Musical and theatrical references abound, with many of the placards punning on the titles of plays and musical performances then showing in London: Much ado about nothing, All’s well that ends well (Shakespeare), The Padlock (Bickerstaffe), The Deserter (Dibdin), The Double Dealer (on the Russian booth, by Congreve) and The English Fleet (Dibdin again)..see full details
Peebles was a prominent American Spiritualist, author, and lecturer.more...
He was born on March 23, 1822, in a log cabin in Whittingham, Vermont and his career was spent in constant travel promoting Spiritualism, lecturing in England, India, Australia and New Zealand. He was associated also with the Freemasons and Theosophists..see full details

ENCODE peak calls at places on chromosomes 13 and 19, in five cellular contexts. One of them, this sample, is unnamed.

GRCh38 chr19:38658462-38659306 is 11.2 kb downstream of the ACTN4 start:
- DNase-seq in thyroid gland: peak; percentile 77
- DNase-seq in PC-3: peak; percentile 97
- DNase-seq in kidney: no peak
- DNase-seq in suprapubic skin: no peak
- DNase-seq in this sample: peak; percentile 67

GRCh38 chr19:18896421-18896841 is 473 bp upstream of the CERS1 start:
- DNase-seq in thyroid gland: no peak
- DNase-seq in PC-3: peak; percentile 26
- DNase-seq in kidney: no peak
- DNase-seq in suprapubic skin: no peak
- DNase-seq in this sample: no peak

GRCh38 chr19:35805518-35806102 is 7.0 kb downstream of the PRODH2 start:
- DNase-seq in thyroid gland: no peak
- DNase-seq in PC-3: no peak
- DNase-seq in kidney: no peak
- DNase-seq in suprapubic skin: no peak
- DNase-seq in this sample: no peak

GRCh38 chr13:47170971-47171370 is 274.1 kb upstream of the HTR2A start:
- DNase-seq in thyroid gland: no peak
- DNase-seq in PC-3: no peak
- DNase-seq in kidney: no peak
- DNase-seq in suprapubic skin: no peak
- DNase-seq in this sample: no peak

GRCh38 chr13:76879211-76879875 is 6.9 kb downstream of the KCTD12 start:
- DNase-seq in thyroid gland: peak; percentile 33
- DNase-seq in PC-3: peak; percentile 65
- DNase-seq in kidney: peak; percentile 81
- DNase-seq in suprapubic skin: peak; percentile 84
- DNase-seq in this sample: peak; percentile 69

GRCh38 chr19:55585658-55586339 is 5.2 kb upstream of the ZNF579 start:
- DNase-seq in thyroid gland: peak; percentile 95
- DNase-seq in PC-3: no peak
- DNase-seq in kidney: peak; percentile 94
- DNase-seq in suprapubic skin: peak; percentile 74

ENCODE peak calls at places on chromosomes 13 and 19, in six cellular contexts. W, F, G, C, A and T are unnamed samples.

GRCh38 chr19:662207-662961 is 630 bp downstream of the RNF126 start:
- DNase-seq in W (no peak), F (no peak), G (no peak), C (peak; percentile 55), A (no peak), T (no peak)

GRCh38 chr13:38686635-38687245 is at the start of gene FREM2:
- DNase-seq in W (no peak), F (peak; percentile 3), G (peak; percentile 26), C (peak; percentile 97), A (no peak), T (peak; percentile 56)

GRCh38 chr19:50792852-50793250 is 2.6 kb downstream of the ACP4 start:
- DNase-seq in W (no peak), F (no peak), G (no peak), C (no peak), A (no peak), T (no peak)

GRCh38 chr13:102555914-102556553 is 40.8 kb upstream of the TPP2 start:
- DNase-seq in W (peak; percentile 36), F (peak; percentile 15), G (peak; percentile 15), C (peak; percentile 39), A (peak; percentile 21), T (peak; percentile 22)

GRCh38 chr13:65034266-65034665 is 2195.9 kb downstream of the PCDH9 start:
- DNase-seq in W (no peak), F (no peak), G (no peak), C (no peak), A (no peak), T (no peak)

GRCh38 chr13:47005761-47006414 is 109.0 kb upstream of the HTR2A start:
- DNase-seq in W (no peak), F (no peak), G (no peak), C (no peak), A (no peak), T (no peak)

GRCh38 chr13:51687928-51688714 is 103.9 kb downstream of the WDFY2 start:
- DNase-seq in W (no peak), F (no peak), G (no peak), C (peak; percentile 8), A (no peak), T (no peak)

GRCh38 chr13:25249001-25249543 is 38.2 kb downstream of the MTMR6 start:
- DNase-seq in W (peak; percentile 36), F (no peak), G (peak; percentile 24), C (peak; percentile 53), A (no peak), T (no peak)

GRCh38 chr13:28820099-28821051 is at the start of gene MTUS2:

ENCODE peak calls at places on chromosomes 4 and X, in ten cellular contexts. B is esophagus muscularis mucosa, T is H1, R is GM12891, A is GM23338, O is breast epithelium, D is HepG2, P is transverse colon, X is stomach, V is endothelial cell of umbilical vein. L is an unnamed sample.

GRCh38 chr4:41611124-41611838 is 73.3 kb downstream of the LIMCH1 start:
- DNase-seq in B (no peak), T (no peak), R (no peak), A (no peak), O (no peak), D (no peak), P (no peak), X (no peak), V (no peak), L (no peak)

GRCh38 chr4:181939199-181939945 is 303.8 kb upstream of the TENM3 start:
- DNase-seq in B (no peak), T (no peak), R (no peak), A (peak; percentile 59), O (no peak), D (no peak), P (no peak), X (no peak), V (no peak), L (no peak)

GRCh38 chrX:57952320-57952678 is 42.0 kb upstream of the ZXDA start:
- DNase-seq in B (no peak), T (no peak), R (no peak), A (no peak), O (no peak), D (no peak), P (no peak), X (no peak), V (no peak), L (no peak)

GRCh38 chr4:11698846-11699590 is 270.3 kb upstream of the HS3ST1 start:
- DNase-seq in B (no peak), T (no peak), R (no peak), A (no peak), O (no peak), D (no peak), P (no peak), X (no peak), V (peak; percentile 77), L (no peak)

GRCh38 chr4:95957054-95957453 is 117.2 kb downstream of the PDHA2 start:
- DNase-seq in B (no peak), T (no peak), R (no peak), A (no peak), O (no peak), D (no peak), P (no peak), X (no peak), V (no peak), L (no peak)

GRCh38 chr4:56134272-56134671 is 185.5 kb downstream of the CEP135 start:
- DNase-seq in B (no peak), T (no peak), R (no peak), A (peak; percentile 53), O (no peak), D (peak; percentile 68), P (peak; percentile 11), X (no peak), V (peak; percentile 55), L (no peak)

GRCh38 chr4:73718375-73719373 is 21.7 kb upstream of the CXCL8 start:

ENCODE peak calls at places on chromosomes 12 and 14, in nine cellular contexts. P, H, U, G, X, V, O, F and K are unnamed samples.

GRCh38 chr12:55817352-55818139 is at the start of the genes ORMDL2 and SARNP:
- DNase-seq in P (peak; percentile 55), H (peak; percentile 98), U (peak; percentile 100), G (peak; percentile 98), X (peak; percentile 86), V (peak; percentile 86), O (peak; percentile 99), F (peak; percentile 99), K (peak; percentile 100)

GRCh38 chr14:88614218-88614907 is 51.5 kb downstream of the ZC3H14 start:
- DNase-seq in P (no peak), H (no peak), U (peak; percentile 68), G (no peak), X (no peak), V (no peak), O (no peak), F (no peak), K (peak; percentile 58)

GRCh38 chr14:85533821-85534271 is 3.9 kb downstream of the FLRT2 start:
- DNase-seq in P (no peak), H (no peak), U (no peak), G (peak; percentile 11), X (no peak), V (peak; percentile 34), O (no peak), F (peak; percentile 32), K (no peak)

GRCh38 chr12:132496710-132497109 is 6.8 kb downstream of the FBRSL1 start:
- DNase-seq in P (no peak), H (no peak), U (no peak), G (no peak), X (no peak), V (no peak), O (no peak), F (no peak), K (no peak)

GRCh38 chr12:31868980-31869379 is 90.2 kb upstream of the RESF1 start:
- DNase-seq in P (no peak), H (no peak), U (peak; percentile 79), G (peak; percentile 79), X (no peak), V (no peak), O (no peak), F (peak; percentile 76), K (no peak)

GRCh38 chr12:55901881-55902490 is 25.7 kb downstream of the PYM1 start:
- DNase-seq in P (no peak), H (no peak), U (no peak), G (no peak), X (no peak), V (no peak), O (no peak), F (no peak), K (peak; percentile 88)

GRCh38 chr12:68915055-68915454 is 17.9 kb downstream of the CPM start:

A collection of treatises on the Quakers, each with separate title page and pagination; the first is signed separately, the second and third continuously. “The three treatises are sometimes found in separate issues. When collected, a list of books to be sold by Benjamin Ferriss, in Wilmington, pp. , is generally found added.”(Evans). The publication of works defining and defending the Quaker faith, while distancing it from more extreme elements at its fringes, was central to seventeenth-century efforts to bring Quakerism into the mainstream of religious life. Penn and Barclay both played pivotal roles, publishing numerous important works, in addition to their notable diplomatic efforts. Barclay’s The Anarchy of the Ranters was first published in 1676, Penn’s Brief Account followed in 1694 and Pike’s Epistle appeared in 1726. All three titles were republished a number of times over the following century, including an edition of Barclay's The Anarchy of the Ranters with Pike’s Epistle, published in Philadelphia by B. Franklin and D. Hall in 1757..see full details